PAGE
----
Chinatown, New York City
Buildings in NY have to have a fire escape according to the security code, and some of them are not only useful (we could debate whether they're also useful to thieves or not) but they make the buildings beautiful. Some designers have taken advantage of fire escapes to create beautiful and/or colorful things. Here are some of the ones I liked the most in Chinatown and Little Italy.
I am not sure if these quick pictures capture the spirit and energy of New York but I wanted to provide some pictures of people in New York. But in any event there is an attitude about New York. You may find it concerning, you may find it refreshing. The frankness of others will either make you pull in like a turtle or you will find the inner voice within you in a hurry!
I distinctly remember many nice New Yorkers, many others that walked on like your never acknowledged them and then there are the ones that scolded me in Chinatown and the drivers that gave our driver the middle finger sign language.
In any event make your own observations and enjoy it because New York has a very distinct culture to its own.
You will here reference to this, you will see t-shirts with slogans and you will experience it, I am not sure if it’s a way of survival but it exists in New York, you sense it as part of the culture.
I remember a couple of exchanges in Chinatown where vendors didn’t appreciate by bargaining and on the bus our driver got the finger on a couple of occasions. So when it happens to you consider it a cultural experience!
As in every large metropolitan area NYC has a ChinaTown, actually we have 3 one in Brooklyn and a very authentic community in Flushing Queens. This tip takes place in the earlier of the three, Manhattan. With the New Year that I celebrated I'm already sitting over the hump of 2005. In Chinese tradition I would still be in the year of the Monkey 2004. In my mind I think I want to still be in 2004 so this house I am buying could make it onto my 2004 tax return. The year of the Rooster has to be a year of travelling for me so I don't want to start that year till I am settled into the new home. The year of the Rooster starts, I think, correct me if I'm wrong, 2/9 so I still have a little time to think of maybe getting back to ChinaTown this year for the festivities. Last time I went, I can't remember the Year of WHAT, but the streets were jam packed and only allowed you to move an inch a minute. I thought I would see dragons and fireworks and hear lots of song and dance but instead i was stuck in a tourist block-up in a tranversing of two roads.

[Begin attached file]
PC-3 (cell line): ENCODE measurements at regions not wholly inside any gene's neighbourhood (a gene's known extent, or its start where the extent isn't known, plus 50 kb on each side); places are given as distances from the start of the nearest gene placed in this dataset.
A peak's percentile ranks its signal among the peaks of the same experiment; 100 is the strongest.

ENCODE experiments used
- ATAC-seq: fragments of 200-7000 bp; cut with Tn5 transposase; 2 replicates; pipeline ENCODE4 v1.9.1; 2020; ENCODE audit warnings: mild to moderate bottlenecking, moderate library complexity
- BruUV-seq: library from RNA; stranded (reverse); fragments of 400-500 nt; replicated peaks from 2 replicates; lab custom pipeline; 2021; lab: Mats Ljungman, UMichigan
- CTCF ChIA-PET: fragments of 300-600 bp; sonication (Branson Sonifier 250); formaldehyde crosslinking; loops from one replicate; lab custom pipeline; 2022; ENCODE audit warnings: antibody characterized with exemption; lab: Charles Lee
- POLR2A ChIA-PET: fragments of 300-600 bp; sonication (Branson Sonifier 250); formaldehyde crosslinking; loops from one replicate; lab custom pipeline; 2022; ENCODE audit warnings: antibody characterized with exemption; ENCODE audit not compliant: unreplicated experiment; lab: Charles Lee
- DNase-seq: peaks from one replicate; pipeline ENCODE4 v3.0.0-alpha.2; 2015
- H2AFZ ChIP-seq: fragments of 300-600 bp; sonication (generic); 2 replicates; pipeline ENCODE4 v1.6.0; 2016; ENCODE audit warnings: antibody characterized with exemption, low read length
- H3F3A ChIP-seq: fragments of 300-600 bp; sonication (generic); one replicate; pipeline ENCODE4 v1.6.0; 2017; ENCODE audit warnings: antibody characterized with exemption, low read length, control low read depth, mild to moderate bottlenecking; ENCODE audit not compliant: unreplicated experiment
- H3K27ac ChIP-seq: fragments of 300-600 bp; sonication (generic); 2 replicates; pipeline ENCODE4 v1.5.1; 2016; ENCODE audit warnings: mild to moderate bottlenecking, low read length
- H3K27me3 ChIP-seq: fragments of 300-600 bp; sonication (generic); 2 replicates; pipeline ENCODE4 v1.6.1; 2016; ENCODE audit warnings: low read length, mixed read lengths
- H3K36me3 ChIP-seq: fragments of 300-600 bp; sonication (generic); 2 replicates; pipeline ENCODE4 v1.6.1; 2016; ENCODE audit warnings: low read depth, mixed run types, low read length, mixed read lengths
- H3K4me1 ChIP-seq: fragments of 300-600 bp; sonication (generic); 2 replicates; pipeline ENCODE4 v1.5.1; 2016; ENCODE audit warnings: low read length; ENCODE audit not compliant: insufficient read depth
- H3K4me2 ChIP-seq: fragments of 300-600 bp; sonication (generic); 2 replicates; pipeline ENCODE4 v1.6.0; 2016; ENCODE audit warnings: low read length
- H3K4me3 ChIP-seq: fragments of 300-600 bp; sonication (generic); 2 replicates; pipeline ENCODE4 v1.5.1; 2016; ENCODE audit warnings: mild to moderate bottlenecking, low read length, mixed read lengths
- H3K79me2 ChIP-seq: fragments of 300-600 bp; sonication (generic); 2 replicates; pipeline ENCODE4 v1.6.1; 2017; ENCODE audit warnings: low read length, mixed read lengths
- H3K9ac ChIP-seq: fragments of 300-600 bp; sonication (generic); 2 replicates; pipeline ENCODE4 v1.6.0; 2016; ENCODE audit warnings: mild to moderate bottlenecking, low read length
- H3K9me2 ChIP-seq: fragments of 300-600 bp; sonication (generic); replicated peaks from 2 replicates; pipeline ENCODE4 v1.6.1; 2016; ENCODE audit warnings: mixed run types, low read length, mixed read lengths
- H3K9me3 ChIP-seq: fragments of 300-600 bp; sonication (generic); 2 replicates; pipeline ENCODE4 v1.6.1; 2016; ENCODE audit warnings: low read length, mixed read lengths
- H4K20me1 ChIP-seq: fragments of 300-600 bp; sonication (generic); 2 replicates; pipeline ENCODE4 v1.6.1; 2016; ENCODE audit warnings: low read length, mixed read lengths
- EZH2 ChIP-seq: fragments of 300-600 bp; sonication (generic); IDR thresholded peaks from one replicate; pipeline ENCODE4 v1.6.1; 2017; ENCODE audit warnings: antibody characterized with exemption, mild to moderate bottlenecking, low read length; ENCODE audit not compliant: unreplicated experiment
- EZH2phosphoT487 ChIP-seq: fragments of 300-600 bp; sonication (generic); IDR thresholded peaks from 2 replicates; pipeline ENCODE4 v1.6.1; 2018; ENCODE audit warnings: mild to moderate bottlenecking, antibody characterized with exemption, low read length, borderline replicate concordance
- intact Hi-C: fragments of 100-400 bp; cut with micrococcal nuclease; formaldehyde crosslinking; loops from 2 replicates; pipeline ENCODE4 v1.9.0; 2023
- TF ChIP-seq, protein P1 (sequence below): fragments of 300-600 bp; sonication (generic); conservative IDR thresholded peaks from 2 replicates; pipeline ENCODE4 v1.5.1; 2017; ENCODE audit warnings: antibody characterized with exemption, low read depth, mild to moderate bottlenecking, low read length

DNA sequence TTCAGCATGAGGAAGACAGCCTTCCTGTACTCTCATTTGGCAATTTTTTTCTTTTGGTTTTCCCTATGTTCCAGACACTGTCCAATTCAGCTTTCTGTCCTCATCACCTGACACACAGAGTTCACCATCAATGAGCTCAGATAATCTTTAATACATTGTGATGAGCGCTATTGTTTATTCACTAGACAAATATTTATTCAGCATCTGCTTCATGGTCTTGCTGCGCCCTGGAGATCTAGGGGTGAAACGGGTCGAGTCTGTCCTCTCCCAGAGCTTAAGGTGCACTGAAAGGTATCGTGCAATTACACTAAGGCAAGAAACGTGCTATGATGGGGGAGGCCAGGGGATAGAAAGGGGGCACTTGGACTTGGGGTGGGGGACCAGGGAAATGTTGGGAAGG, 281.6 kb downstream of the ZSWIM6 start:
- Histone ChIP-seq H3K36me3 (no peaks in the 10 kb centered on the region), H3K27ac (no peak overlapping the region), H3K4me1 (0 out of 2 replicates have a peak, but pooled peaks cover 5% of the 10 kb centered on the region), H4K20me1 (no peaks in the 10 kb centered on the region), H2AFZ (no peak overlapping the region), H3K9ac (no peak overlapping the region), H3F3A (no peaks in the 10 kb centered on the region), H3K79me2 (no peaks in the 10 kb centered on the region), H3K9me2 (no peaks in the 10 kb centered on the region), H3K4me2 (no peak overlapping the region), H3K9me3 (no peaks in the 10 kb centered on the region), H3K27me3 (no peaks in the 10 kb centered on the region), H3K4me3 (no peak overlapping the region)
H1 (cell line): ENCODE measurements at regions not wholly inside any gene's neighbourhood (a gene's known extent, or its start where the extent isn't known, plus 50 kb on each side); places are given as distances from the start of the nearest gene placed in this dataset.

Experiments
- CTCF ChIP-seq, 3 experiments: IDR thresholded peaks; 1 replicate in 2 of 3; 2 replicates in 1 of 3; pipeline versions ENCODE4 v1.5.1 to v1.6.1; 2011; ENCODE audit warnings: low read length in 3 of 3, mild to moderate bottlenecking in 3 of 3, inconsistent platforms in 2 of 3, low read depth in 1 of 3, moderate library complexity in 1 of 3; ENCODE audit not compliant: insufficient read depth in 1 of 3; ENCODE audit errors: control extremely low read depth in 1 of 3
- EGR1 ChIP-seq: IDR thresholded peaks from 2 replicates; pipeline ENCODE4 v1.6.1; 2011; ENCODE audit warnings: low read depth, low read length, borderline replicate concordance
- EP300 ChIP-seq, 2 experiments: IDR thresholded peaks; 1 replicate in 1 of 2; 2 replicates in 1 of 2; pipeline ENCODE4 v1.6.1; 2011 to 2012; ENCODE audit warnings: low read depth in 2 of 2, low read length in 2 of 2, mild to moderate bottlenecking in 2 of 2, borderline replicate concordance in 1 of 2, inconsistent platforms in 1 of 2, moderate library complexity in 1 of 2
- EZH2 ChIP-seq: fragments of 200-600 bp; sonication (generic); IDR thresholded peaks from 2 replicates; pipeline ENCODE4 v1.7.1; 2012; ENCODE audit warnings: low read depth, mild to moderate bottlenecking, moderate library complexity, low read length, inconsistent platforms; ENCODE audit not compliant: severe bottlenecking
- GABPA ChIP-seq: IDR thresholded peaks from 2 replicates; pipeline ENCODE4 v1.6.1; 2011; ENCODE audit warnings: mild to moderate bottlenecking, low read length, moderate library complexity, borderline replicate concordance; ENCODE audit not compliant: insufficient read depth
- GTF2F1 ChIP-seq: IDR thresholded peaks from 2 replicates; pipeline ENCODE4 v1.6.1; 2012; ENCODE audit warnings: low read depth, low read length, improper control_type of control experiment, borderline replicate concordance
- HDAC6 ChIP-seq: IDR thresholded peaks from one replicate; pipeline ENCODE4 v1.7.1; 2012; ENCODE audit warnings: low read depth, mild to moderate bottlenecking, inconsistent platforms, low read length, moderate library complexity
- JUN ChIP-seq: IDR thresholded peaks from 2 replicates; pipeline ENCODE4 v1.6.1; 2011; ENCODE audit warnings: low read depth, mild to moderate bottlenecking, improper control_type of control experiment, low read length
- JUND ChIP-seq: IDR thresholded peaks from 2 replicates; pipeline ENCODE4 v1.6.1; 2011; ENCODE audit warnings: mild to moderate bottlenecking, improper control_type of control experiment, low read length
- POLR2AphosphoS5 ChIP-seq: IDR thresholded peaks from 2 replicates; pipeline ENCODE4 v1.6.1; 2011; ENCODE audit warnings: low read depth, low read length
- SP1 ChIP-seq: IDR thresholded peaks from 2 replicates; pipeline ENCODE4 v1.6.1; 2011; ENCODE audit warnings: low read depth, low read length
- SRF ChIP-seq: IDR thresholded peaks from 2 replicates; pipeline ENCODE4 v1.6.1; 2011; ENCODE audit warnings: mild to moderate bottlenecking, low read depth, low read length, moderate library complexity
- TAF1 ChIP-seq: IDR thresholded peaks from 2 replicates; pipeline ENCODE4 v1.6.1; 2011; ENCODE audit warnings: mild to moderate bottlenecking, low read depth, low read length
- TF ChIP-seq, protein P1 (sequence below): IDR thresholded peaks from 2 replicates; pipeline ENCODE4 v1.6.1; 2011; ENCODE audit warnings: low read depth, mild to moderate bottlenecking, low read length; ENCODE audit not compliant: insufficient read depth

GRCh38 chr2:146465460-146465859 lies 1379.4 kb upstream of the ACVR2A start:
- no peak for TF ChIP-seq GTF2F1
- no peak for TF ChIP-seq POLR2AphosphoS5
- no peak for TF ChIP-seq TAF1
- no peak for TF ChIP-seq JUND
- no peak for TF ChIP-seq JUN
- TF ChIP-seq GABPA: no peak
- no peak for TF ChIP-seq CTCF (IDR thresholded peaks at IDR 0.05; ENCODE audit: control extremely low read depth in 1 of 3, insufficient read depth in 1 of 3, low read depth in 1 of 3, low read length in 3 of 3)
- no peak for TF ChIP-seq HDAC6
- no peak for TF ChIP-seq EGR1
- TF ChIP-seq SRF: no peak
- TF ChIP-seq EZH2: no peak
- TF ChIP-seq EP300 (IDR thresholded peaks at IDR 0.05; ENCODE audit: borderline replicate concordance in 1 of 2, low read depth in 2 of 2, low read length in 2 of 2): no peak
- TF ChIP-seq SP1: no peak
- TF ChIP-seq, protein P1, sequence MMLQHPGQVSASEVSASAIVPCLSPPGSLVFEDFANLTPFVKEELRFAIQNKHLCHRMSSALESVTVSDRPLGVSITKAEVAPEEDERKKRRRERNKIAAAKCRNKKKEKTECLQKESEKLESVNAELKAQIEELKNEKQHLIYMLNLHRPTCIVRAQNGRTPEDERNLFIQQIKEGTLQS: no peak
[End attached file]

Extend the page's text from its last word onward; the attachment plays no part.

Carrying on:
If you are a culture-lover you can have fun in NYC. Every area has its own culture. In Manhattan there is Chinatown, Little Italy, Harlem, Spanish Harlem (El Barrio) and so on. If you have a metrocard you should check out some neighbourhoods outside Manhattan. There are for example chinatowns in Queens and in Brooklyn. Jackson Heights in Queens has a lot of Indian and Pakistani people.
In Brooklyn is a Russian/Eastern European neighbourhood called Brighton Beach (or 'little Odessa by the sea') and a predominantly Polish neighbourhood called Greenpoint. To the east, vibrant Fort Greene, along DeKalb Ave., is the hub of black artistic and cultural activity.
Borough Park is the largest Hassidic Jewish neighborhood in Brooklyn.
Brooklyn also has Flatbush, once a middle income Jewish neighbourhood, now a vibrant Caribbean neighbourhood.
This is a must to see, Chinatown I saw in Chicago, San Francisco and now New York. I felt like I was in China. Big, big district there.
MY tip is to shop for souvenirs here, very cheap. (and no tax -just cash at the shop I was at?)
In memory of Americans of Chinese ancestry men who lost their lives in defense of freedom and democracy.